LEOMINSTER — The day after torrential rain caused “catastrophic” flooding in this central Massachusetts city, washing out roads and train tracks and leaving much of the downtown underwater, officials rushed to shore up dams threatened by the rising water and warned that the damage could take months to repair.
At the end of a summer that brought heavy rainfall and severe floods to New England, as much as 11 inches of rain fell Monday and Tuesday on this hilly city about 40 miles northwest of Boston, with a chance of more on Wednesday. The deluge caused rivers to overflow, closed more than two dozen roads, and forced evacuations throughout the night with “hovercrafts and boats,” Mayor Dean Mazzarella said at a news conference Tuesday.
“It affected every single section of the city,” he said. “No one escaped this.”
Governor Maura Healey on Tuesday night declared a state of emergency, citing “severe property damage” and flash flooding in Worcester and Bristol counties. The emergency declaration marked her second in the span of five weeks — the first was in response to the state’s overwhelmed shelter system — and will allow the state to “mobilize our resources” and help secure federal assistance for the recovery, Healey said.
A host of surrounding towns along Route 2 and into New Hampshire faced flooding as well, while along the Rhode Island border, some 200 homes in North Attleborough were damaged.
“I just listened to the story of a woman who had never seen any flooding on her property, ever, and had 6 feet of water in just a couple of hours last night,” Healey, who visited North Attleborough to survey the damage, said earlier Tuesday. “Devastating. Six feet. That’s our reality right now.”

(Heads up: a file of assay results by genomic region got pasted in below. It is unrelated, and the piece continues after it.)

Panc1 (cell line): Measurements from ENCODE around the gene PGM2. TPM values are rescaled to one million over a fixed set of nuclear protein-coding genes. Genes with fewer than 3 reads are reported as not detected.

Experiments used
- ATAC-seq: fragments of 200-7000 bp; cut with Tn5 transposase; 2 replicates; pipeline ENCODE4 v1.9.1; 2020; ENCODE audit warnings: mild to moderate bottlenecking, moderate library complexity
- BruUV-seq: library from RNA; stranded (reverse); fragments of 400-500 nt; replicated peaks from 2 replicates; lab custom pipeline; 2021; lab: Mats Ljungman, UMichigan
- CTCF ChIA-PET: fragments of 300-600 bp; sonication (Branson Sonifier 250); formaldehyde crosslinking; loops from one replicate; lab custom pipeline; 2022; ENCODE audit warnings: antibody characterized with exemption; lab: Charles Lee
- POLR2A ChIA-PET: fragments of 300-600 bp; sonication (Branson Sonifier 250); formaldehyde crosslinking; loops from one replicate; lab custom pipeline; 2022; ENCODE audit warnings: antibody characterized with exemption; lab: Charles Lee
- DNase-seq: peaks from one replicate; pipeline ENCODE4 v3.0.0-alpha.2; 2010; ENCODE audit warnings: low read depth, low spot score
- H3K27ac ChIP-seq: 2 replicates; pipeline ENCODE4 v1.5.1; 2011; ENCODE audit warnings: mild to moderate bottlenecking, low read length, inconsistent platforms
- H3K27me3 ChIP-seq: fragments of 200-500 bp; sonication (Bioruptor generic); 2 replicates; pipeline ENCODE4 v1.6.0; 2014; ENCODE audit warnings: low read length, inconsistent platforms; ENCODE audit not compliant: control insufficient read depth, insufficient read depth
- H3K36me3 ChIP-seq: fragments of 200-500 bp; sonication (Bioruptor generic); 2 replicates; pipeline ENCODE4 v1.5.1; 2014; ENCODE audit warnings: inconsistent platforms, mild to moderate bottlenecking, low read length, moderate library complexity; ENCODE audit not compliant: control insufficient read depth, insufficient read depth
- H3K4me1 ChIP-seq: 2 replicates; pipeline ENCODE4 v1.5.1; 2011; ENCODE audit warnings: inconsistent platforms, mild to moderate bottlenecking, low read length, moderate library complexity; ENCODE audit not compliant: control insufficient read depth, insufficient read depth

Healey said the devastation included downed trees, power outages, and heavy damage, including to homes, dams, and train tracks.
”I’m going to bring to bear everything that we can in terms of state resources to help with the cleanup and help residents get back on their feet,” she said. “We’re going to pull out all the stops and do everything we can to get relief to people.”
Mazzarella said crews were surveying the damage, which he estimated would run to millions of dollars and take months to repair. Road crews fanned out across the city, the state’s emergency management agency deployed thousands of sand bags, and scores of people forced from their homes took shelter at local schools, which were closed.
“It’s a miracle that people made it — that we haven’t had any fatalities,” Mazzarella said. “We found vehicles off the side of the road where the road had caved in. We’ve been extremely fortunate.”
Early Tuesday morning, city officials urged residents who live near Barrett Park to “immediately evacuate,” fearing that a dam there could give way. The 150-foot dam, which creates a nearly 9-acre pond, is in poor condition and in 2021 received a $163,500 grant for repairs.
“The safest thing right now is to evacuate people from those homes should something happen to that dam,” Mazzarella said.
But later in the day, city officials said people could return to their homes. Healey said two dams threatened by the high water had been shored up or would be by day’s end.
The Barrett Park Pond Dam, an earthen embankment about 15 feet high, was built in the 1800s, state officials said. It is classified as a “significant hazard” and was found to be in poor condition when it was last inspected in November 2021.
On Tuesday, inspectors from the Department of Conservation and Recreation found that the dam had “suffered serious damage” in the storm, prompting the evacuation order, the agency said in a statement. During the day, city and state specialists worked “on immediate solutions to repair the damaged area” and stabilize the barrier, the agency said.
Near Barrett Park on Tuesday, a giant sinkhole had swallowed up a front yard, and neighbors looked at the precarious house with concern.
”It’s completely ready to fall,” said Brianna Boutelle, 31. “The whole foundation of the house.”
Around 8:30 on Monday night, Boutelle grabbed a flashlight to warn drivers and stop them from going through the “massive puddle” that had formed on Colburn Street, near where the sinkhole opened up.
“Nobody had any clue on where to go,” she said. “Roads were blocked off everywhere.”